Owner of medical clinics found guilty in overtime and wage issues

When stories break about employees being cheated out of compensation, it is often assumed that it involves the service or retail industry. Unfortunately, workers in any occupation may struggle with overtime and wage issues. West Virginia workers who have been denied rightful compensation do have recourse under federal wage and hour laws.

Recently, the owners of several pediatric clinics were ordered to pay approximately $92,000 to 31 employees for back wages. According to an investigation by the U.S. Department of Labor, the owners of the clinics failed to properly compensate their employees on multiple occasions. It was determined that, more than once, payroll was issued in spite of the fact that sufficient funds were not available to cover the paychecks. In addition, some workers were not credited with mandated overtime pay. 

Steak 'n Shake facing second misclassification verdict

Steak 'n Shake restaurants are located in West Virginia and in other regions in the country and around the world. The fast food chain is known for its burgers, fries and numerous varieties of milkshakes. Many families patronize the locations while traveling or eating out near home. Unfortunately, the chain finds itself in some trouble as it faces a class action lawsuit over the misclassification of certain jobs.

The lawsuit was initially filed in 2017 in another state. A ruling was made in May 2019 that required Steak 'n Shake to pay around 300 managers and their attorneys $7.7 million. This companion lawsuit involves roughly 1,200 employees who claim that their jobs have been misclassified by the restaurant chain.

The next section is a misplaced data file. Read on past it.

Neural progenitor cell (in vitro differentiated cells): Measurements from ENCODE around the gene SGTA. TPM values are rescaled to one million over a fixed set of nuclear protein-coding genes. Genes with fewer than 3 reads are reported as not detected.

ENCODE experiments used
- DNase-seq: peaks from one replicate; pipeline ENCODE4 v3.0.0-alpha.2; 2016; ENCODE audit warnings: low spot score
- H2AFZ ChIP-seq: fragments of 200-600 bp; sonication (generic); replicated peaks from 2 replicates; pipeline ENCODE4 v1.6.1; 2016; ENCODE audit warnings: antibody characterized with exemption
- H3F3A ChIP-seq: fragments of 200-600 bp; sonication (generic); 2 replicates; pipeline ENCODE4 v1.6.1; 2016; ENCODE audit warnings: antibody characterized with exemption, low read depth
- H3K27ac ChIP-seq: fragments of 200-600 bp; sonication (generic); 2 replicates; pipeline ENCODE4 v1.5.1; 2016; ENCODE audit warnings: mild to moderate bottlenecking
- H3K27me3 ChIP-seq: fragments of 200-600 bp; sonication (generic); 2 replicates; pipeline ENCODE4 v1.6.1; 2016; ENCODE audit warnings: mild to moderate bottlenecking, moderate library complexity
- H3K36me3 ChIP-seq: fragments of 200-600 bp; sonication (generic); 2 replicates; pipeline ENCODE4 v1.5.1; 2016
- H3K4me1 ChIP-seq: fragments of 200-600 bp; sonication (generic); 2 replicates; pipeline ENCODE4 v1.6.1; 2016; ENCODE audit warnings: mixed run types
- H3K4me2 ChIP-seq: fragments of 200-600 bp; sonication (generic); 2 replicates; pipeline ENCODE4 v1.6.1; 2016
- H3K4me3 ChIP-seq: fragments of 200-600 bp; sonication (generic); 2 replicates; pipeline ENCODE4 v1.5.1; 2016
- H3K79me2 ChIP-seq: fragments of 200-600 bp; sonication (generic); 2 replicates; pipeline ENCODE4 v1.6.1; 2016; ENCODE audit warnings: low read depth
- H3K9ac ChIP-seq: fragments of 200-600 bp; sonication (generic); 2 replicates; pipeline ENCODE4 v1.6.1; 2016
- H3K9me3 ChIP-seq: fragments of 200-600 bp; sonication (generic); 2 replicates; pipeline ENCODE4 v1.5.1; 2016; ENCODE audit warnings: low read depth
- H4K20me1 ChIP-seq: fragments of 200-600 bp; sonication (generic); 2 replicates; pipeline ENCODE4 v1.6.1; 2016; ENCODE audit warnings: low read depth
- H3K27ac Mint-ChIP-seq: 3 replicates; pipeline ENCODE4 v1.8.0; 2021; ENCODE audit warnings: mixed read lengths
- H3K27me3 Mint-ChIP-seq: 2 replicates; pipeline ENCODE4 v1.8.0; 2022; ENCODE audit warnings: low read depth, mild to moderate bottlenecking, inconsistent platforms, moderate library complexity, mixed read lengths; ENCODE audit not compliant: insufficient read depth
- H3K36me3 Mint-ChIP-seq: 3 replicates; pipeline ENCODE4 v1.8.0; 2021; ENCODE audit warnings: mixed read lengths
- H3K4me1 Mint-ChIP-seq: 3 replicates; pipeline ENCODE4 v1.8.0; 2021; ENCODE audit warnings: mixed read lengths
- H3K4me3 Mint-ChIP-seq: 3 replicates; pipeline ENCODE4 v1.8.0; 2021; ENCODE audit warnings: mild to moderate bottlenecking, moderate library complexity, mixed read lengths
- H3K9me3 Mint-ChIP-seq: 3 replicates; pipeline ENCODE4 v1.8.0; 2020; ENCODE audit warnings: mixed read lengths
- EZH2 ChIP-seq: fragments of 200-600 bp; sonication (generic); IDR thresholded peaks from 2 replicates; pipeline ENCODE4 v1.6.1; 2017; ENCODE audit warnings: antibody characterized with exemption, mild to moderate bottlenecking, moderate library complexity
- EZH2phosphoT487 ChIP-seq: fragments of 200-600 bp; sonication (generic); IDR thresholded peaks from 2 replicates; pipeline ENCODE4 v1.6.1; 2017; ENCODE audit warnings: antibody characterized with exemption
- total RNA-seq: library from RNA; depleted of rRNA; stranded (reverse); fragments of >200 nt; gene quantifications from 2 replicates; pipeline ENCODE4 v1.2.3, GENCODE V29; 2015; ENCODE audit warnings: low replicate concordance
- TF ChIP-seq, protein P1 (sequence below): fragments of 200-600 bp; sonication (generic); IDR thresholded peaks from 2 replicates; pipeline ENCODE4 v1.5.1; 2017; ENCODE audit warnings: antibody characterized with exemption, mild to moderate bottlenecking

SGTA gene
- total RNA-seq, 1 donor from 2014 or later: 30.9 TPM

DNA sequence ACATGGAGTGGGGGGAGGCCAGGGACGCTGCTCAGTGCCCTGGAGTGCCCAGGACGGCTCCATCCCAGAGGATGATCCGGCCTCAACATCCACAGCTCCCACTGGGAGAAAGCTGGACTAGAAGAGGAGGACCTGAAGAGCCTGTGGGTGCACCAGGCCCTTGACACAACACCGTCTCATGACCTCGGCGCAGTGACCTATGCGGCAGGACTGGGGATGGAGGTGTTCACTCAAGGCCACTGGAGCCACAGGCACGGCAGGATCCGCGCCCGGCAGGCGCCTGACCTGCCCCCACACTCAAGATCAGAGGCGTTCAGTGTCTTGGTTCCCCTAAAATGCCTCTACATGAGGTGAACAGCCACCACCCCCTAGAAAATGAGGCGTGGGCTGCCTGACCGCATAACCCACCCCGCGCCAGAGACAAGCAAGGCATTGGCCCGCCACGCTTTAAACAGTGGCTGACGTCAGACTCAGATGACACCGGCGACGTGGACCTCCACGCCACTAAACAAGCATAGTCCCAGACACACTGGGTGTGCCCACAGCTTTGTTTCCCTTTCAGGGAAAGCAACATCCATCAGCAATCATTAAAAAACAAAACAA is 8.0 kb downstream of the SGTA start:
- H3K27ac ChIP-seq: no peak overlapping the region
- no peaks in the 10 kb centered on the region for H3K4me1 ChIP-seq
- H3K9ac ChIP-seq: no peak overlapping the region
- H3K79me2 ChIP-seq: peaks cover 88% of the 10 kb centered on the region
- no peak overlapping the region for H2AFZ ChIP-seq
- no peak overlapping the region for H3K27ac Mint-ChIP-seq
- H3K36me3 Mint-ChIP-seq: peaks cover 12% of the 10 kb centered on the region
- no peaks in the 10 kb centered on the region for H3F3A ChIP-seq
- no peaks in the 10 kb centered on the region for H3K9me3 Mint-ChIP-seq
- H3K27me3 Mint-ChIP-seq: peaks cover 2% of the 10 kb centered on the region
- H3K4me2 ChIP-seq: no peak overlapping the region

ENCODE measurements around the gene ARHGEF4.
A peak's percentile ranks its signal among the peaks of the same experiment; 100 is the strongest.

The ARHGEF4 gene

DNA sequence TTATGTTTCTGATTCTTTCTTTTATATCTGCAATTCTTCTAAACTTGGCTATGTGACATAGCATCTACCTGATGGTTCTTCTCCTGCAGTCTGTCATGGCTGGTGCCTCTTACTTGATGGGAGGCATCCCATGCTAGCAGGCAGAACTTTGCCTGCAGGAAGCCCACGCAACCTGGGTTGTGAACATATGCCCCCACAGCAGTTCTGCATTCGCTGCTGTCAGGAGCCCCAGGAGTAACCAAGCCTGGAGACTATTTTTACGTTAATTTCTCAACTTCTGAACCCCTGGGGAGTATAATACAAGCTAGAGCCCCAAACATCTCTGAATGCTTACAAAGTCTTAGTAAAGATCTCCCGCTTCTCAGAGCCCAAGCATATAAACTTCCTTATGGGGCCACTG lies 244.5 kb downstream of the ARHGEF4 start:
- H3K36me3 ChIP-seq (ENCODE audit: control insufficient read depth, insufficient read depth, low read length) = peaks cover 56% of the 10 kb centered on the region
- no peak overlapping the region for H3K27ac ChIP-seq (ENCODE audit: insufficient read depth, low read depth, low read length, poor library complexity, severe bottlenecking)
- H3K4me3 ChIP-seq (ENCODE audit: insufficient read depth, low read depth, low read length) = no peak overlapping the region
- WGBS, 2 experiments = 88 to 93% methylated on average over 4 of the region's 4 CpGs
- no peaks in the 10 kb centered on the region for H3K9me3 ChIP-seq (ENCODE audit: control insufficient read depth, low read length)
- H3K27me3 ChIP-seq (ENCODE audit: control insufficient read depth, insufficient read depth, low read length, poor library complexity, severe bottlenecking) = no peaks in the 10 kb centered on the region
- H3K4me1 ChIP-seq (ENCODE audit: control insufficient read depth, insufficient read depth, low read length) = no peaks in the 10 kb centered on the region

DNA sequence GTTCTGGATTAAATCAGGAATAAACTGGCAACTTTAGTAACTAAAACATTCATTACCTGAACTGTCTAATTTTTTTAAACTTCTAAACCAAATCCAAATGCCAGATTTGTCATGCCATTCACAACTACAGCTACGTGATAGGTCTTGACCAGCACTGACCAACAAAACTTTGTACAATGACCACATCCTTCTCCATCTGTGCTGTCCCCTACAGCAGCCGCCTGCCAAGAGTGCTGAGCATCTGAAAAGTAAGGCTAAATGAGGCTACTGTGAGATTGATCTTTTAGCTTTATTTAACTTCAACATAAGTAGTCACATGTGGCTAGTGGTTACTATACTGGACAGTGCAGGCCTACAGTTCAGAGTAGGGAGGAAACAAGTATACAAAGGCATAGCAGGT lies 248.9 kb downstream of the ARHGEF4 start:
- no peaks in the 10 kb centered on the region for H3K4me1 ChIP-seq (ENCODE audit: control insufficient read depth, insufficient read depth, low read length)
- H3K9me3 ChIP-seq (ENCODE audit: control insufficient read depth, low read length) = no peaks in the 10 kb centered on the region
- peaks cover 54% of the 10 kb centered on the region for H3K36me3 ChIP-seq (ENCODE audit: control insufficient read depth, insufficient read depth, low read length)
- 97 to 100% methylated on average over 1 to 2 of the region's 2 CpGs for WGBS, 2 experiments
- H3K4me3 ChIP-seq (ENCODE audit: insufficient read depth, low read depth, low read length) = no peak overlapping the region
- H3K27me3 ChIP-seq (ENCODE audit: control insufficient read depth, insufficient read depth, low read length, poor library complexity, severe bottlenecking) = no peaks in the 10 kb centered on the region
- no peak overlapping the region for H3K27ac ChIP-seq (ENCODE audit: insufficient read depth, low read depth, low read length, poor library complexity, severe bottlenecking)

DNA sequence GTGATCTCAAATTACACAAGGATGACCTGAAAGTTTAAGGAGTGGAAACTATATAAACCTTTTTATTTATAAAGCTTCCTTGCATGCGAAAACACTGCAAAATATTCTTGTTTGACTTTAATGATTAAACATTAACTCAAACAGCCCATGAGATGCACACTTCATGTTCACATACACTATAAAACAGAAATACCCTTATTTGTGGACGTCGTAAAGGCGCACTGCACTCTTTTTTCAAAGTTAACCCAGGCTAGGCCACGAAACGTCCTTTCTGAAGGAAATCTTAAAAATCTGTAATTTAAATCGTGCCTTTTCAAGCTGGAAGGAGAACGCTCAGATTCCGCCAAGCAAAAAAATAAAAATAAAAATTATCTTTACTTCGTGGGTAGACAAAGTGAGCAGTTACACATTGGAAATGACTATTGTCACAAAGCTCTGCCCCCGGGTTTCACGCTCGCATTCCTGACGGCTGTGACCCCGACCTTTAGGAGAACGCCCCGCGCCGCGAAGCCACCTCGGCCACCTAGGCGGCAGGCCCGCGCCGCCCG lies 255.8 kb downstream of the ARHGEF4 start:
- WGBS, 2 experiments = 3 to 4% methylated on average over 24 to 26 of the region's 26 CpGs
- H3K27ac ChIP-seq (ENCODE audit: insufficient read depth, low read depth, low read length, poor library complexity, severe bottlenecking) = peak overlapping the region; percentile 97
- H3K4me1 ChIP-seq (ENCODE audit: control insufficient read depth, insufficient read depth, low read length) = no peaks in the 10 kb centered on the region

Is your vehicle putting you more at risk of a rollover crash?

One of the scariest scenes many people have witnessed is seeing a vehicle roll over in a car accident. Such events can almost seem surreal because everyone knows that vehicles are supposed to remain with their tires on the ground, and when one overturns, it is frightening and almost unbelievable.

Of course, the situation is far worse if you are someone inside the vehicle that overturns. Though rollover accidents may not be as common as other, less-severe car crashes, they still take place far too often. Because you undoubtedly do not want to put others at risk of such an incident, you try to remain as safe a driver as possible.

Should I be worried about slip-and-fall accidents while shopping?

Shopping might seem like a relatively safe experience, but it can be much more dangerous than most people think. Slip-and-fall accidents and subsequent injuries are a serious threat to the safety and well-being of West Virginia shoppers. Here are a few examples of how a business owner's or worker's negligent behavior could lead to a serious accident.

Businesses have to clean and maintain tidy interiors. However, waxing, polishing or mopping floors can leave behind a wet or slippery surface that might not be easy to see. Employers or owners are supposed to provide warnings or barricade off an area if the floors are wet, but many fail to do so. When this happens, unsuspecting customers can easily fall and suffer severe injuries.

Overtime and wage issues: Restaurant owner must pay back wages

There are literally thousands of restaurants in West Virginia and elsewhere around the country. Employees often work long hours prepping food to cook, serving customers and cleaning up after closing. While most business owners adhere to applicable labor laws, there are some who find themselves struggling with overtime and wage issues. In fact, an owner of two restaurants in another state has been required to pay back wages and damages to his employees following an investigation.

The U.S. Department of Labor discovered that the employees at the two restaurants were being paid only their straight wage rate, although they were working over 40 hours a week. This is a violation of the Fair Labor Standards Act that requires any hours worked over 40 to be paid at a time and a half rate. The restaurant owner must pay 91 current and former employees over $100,000 in back wages and damages.

Misclassification of employees rampant in gig economy companies

Many so-called "gig economy companies" operate in West Virginia and all across the country. Some businesses, such as Uber or Lyft, offer ride-sharing services to customers. Companies like Grubhub or DoorDash deliver food from various restaurants to people's homes or offices. While most of the gig employees work as independent contractors, there is a growing concern that the companies who hire them are guilty of misclassification.